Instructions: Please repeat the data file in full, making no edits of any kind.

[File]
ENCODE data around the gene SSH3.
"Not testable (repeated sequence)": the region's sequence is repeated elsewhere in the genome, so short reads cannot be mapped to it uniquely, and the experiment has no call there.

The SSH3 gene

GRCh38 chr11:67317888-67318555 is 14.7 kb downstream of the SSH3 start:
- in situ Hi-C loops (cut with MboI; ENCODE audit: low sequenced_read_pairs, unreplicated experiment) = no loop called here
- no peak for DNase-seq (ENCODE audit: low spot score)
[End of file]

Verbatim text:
ENCODE data around the gene SSH3.
"Not testable (repeated sequence)": the region's sequence is repeated elsewhere in the genome, so short reads cannot be mapped to it uniquely, and the experiment has no call there.

The SSH3 gene

GRCh38 chr11:67317888-67318555 is 14.7 kb downstream of the SSH3 start:
- in situ Hi-C loops (cut with MboI; ENCODE audit: low sequenced_read_pairs, unreplicated experiment) = no loop called here
- no peak for DNase-seq (ENCODE audit: low spot score)